Fujitsu has announced plans to cull up to 1,800 UK staff, over 15 per cent of its UK workforce.
The Japanese company said that the job losses are the result of a transformation programme designed to improve efficiency and enable the company to remain competitive.
The cost-cutting has become necessary as a result of increased cloud use by Fujitsu's traditional customer base as firms choose to consume as-a-service offerings rather than purchase and run their own infrastructure.
The firm will hope that by cutting costs it can afford to lower prices and become more competitive, but Unite has described the cuts as a "hammer blow" to the UK economy.
"This is a hammer blow for these hardworking employees who have given their all to make the UK subsidiary highly profitable," said Unite national officer for IT Ian Tonks.
"It is not good news for the UK economy as the company says that it intends to offshore many of these jobs, with increased automation also responsible for job losses.
"Fujitsu's main UK subsidiary made £85.6m profit last year and we see no reason for these job losses. Unite will do its utmost to fight for these jobs, as well as giving our members maximum support at this very worrying time."
Fujitsu has yet to announce which jobs will be lost, or from which of its sites. The firm has offices in London, Belfast, Bracknell, Crewe, Derry, Manchester, Stevenage, Wakefield and Warrington, among others.
It is thought that most of the cuts will take place next year, although some may be pushed into the following year.
Fujitsu said in a statement: "Fujitsu is planning a transformation programme that will enable it to better support customers in the era of digital transformation.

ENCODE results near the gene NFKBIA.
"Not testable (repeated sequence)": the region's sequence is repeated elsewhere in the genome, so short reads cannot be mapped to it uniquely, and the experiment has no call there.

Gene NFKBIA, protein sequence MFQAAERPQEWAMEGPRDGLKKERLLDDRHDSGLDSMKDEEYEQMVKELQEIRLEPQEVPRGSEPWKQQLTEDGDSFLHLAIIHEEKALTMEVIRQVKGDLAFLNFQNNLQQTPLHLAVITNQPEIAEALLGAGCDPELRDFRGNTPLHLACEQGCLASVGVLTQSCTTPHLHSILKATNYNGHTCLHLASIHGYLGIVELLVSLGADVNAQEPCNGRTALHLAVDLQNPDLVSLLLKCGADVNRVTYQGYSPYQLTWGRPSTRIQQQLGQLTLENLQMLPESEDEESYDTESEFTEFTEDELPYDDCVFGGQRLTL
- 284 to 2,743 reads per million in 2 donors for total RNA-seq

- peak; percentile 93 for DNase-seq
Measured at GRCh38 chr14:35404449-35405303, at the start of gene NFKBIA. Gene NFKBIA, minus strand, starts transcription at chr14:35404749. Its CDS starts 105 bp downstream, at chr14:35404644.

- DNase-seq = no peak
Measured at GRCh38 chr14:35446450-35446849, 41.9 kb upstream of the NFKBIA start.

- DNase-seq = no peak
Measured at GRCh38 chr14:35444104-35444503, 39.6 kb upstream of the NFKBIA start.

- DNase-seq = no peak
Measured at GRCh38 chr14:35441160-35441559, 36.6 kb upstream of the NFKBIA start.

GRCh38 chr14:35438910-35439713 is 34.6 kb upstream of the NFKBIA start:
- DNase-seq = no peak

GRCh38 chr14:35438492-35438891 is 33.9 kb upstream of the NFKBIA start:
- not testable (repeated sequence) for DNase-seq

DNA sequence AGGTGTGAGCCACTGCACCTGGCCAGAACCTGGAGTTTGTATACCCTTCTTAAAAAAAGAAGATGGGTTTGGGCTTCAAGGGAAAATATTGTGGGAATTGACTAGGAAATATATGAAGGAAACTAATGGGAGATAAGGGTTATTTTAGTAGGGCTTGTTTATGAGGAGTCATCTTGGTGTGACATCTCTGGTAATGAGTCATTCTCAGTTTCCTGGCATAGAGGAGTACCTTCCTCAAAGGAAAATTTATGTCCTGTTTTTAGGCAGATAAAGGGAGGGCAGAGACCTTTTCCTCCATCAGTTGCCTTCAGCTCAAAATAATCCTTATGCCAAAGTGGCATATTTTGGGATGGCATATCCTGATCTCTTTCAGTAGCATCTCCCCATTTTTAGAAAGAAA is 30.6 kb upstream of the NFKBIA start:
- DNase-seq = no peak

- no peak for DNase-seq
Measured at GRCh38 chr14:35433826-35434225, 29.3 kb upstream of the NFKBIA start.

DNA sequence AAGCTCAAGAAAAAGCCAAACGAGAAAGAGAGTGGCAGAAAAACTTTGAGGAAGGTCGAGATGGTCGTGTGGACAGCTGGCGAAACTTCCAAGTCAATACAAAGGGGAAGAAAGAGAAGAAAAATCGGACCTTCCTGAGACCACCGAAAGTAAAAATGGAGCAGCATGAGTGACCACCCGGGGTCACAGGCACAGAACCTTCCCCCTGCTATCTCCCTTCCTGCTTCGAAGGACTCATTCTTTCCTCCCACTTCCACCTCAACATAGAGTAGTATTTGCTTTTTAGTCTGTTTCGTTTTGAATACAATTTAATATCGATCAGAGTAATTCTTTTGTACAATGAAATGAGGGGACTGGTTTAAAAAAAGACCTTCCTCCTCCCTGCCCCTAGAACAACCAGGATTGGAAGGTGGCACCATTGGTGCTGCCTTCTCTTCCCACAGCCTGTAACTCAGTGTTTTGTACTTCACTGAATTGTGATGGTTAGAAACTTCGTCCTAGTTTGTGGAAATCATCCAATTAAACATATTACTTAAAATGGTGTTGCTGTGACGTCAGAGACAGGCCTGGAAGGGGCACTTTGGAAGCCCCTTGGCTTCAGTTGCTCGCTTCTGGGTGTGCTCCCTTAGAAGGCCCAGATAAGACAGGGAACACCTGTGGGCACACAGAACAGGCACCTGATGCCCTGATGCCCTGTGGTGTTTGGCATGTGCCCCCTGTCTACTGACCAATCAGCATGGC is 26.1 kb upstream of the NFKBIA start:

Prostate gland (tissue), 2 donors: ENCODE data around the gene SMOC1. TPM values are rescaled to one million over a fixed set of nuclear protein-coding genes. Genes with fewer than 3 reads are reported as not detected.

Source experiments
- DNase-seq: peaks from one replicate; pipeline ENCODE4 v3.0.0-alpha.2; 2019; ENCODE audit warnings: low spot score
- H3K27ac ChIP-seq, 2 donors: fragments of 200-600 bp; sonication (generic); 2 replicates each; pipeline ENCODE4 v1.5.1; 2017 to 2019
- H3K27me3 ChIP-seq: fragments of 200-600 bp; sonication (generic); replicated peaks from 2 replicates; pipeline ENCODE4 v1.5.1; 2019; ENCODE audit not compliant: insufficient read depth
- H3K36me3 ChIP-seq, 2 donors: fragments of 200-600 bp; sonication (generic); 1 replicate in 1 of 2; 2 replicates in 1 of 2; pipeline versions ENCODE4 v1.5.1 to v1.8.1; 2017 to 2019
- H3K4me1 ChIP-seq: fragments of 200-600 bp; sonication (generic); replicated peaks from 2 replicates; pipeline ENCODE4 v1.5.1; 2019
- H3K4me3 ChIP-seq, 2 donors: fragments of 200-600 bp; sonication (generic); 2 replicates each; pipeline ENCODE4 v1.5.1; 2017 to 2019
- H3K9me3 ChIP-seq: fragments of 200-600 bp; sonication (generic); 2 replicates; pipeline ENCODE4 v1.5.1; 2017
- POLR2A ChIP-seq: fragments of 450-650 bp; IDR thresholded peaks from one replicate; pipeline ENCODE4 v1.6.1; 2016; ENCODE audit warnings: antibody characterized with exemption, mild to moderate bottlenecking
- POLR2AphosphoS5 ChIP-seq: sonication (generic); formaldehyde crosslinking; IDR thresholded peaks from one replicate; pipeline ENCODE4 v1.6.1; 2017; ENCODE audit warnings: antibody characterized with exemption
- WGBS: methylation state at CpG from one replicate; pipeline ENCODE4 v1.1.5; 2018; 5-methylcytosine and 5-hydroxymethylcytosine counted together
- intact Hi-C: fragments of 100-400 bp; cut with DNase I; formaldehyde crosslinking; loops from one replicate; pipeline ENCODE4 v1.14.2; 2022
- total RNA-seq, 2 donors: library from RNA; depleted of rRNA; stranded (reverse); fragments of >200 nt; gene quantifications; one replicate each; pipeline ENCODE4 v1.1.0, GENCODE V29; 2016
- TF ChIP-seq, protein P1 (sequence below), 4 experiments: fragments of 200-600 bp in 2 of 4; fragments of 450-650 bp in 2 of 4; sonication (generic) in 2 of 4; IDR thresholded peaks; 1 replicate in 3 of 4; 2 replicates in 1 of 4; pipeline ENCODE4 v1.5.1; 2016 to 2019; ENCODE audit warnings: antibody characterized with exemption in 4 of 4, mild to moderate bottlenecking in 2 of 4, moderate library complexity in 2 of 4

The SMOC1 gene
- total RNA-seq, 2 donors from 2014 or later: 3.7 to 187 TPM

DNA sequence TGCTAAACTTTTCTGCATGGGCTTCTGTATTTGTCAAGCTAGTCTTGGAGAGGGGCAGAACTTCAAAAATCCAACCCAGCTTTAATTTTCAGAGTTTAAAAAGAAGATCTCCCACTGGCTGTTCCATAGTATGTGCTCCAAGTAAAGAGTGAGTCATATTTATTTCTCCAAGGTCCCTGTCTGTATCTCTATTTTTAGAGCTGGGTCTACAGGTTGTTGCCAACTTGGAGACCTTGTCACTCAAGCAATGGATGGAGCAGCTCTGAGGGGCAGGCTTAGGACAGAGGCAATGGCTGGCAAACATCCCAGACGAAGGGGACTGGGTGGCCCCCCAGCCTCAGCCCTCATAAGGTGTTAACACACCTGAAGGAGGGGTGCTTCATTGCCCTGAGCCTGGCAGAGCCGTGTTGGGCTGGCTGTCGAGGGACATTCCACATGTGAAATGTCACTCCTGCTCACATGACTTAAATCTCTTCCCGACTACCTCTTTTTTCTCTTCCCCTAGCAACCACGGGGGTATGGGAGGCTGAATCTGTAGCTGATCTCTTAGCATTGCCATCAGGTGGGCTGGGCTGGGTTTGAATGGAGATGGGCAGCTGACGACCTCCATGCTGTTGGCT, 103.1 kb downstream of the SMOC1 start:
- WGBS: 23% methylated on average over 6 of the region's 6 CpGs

"The company today advised its employee representative forum of plans to restructure the organisation in order to provide better service and respond more quickly to customer needs.
"As part of the programme, Fujitsu plans to streamline operations in order to remain competitive in the market. Proposed measures include changes which would result in a reduction of up to 1,800 jobs in the UK.
"All affected employees will be offered guidance and support, and Fujitsu is establishing a consultation process with elected employee representatives."
Fujitsu president Tatsuya Tanaka warned before the referendum on EU membership that a Brexit would be a "huge negative" for the firm's UK-based IT business.
However, the firm claimed that this round of job cuts is unrelated to Britain's decision to leave the EU.
It was reported earlier this month that Lenovo is in talks to acquire Fujitsu's PC business.
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